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Bernie Got Robbed In Iowa So He’s at War With the Democrats Again

The Iowa caucus fiasco just re-ignited the defining narrative in the Democratic Party. In 2016, it was all about Sen. Bernie Sanders’ feud with the Democratic National Committee, which seemed hell-bent on nominating Hillary Clinton at all costs. Now, a cascade of problems at the Iowa Caucus appears to have momentarily deprived Sanders of a…

Bernie Got Robbed In Iowa So He’s at War With the Democrats Again

The Iowa caucus fiasco just re-ignited the defining narrative in the Democratic Party.

In 2016, it was all about Sen. Bernie Sanders’ feud with the Democratic National Committee, which seemed hell-bent on nominating Hillary Clinton at all costs.

Now, a cascade of problems at the Iowa Caucus appears to have momentarily deprived Sanders of a win — and that could change the course of the campaign.

Polling averages suggested that Sanders was running away with it in Iowa. And that would have likely propelled a multimillion-dollar surge in donations and positive media coverage, particularly since it appears as though the presumptive frontrunner, former Vice President Joe Biden, severely underperformed.

Instead, the delay in results created an information vacuum that quickly turned into a circular firing squad of recriminations on the left.

Sanders’ campaign manager told supporters in an email Tuesday that the Vermont senator had a “comfortable lead” by the campaign’s own reporting — gathered from independently deployed poll monitors — from more than half of districts across the state. Those unverified estimates put Sanders in the lead with around 29% of the vote, followed by former South Bend Mayor Pete Buttigieg with 25%, and Sen. Elizabeth Warren with 21%. Biden appeared to trail them all.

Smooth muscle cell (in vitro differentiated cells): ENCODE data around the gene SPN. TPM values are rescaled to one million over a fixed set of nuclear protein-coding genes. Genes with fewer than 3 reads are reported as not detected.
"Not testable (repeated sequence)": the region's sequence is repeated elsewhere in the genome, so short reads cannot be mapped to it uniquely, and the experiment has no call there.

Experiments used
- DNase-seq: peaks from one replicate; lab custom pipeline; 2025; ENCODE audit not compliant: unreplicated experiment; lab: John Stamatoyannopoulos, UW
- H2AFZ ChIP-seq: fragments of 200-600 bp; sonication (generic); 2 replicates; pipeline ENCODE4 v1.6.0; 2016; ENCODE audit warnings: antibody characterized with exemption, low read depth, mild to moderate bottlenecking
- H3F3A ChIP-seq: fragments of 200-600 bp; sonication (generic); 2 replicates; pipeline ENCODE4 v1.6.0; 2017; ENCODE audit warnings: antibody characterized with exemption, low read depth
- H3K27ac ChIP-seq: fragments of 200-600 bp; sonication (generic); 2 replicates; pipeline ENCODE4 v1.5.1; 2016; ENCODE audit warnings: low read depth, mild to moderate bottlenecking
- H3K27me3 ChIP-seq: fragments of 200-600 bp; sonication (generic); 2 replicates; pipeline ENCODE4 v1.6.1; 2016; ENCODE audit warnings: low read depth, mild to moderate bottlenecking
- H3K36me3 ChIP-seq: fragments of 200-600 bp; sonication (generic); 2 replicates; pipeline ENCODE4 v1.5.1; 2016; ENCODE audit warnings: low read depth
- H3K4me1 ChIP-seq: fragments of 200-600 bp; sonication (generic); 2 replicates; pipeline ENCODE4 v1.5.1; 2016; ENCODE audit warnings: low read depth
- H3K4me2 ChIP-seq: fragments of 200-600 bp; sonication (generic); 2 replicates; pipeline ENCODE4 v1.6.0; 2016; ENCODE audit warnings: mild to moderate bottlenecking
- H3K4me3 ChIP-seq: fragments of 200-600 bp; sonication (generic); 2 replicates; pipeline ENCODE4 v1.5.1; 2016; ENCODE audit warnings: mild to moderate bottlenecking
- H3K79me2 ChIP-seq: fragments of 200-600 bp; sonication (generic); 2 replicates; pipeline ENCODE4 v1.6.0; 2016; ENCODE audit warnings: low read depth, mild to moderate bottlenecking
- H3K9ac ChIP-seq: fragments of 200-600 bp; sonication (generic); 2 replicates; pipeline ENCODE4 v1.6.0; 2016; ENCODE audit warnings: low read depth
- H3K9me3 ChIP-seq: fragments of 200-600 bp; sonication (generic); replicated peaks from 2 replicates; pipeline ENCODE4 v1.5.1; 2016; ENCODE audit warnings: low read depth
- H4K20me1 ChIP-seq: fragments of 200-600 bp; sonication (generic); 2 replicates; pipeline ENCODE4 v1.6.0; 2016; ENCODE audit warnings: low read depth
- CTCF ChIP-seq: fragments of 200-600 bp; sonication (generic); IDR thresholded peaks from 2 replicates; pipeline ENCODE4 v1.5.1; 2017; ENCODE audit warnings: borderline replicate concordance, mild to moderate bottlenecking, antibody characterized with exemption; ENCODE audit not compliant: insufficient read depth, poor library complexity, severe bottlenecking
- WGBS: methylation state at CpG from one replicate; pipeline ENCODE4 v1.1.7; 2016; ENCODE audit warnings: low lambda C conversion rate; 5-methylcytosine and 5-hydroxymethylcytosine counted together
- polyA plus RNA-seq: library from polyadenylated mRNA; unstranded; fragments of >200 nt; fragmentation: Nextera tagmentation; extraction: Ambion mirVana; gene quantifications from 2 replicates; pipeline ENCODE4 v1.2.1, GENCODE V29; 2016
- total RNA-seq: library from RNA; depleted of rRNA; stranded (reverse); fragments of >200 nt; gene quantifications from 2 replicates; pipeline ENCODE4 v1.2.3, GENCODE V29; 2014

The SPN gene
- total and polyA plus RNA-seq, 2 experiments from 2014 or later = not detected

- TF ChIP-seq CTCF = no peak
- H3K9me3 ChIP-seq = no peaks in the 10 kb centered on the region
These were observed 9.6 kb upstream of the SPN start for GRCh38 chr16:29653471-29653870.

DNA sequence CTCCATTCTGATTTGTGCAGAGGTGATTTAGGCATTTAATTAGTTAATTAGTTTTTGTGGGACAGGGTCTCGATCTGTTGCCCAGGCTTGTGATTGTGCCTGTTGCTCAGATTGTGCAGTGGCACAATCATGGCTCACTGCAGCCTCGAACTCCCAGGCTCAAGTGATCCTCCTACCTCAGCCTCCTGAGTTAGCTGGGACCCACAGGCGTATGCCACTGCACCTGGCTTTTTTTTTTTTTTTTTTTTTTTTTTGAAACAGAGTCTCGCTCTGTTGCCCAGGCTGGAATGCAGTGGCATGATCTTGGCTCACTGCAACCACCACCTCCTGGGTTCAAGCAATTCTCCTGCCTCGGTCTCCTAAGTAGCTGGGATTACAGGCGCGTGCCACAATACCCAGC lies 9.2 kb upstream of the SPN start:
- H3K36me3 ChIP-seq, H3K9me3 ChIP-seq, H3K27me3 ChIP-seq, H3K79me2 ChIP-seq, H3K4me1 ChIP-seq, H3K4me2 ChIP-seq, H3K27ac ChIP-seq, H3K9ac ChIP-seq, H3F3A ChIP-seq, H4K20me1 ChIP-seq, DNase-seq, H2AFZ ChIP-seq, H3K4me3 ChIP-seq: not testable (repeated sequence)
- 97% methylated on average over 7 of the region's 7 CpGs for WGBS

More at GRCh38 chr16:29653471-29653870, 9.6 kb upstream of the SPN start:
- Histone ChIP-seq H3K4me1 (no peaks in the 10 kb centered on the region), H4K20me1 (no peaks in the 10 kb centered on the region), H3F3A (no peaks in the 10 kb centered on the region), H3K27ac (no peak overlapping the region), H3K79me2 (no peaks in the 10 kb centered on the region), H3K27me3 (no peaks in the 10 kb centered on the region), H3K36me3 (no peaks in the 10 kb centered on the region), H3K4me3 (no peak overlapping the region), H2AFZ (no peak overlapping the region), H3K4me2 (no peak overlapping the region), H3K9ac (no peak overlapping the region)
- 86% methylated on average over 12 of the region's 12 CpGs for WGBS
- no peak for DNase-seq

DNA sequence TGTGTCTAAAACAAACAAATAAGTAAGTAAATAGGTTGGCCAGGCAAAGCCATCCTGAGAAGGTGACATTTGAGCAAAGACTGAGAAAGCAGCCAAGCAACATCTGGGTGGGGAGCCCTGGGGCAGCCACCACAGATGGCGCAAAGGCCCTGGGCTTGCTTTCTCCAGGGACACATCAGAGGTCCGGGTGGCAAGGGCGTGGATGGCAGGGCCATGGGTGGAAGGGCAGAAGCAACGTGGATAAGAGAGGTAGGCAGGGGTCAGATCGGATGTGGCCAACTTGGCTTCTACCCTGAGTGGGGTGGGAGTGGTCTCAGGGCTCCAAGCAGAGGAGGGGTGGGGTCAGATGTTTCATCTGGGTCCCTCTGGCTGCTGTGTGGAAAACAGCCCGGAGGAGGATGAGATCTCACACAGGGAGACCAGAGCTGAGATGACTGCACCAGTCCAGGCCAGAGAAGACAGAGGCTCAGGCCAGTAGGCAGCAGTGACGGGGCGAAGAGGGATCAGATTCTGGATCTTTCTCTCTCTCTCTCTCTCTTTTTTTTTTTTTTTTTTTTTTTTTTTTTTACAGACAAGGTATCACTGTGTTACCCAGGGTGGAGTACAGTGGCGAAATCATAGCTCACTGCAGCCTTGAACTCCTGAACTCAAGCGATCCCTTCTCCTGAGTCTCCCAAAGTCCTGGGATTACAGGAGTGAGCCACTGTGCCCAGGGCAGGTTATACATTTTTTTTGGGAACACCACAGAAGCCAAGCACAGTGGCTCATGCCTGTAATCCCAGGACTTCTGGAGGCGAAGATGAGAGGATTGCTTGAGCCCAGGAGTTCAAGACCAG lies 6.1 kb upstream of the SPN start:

But Bernie Sanders’ rivals, meanwhile, preemptively declared victory or otherwise spun the night’s non-result in their favor. Biden was the only major candidate not to claim “victory” in Iowa. (He may have gotten a reprieve: a fourth- or even fifth-place finish would have killed any momentum his candidacy might have carried into New Hampshire and Nevada.) Campaign hands took aim at the Iowa Democratic Party and the untested app it used to tabulate votes.

And the Vermont senator left Iowa without what might have been a momentum-building news cycle and huge fundraising opportunity.

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“This is not a good night for democracy,” Sanders told reporters on his plane before it took off from Des Moines on Tuesday.

READ: And the biggest loser of the Iowa Caucus is … Iowa

The first-in-the-nation contest was supposed to provide clarity to a primary that’s been scrambled by the democratic socialist front-runner and his tense relationship with the party. It ended up doing the precise opposite.

A glitchy app, backed by well-connected Democratic strategists, exacerbated reporting inaccuracies across the state. Party officials told campaigns Tuesday that they’d release partial results by late afternoon Tuesday, which could just make things even more confusing.

The screw-up has screamed incompetence and even conspiracy to Sanders supporters and progressive media figures who’ve been key in boosting the senator’s message online.

“[T]onight should have been a fantastic, joyous night for progressives,” Cenk Uygur, creator of The Young Turks, said on Twitter. “Instead, the Democratic Party set progressives back again.”

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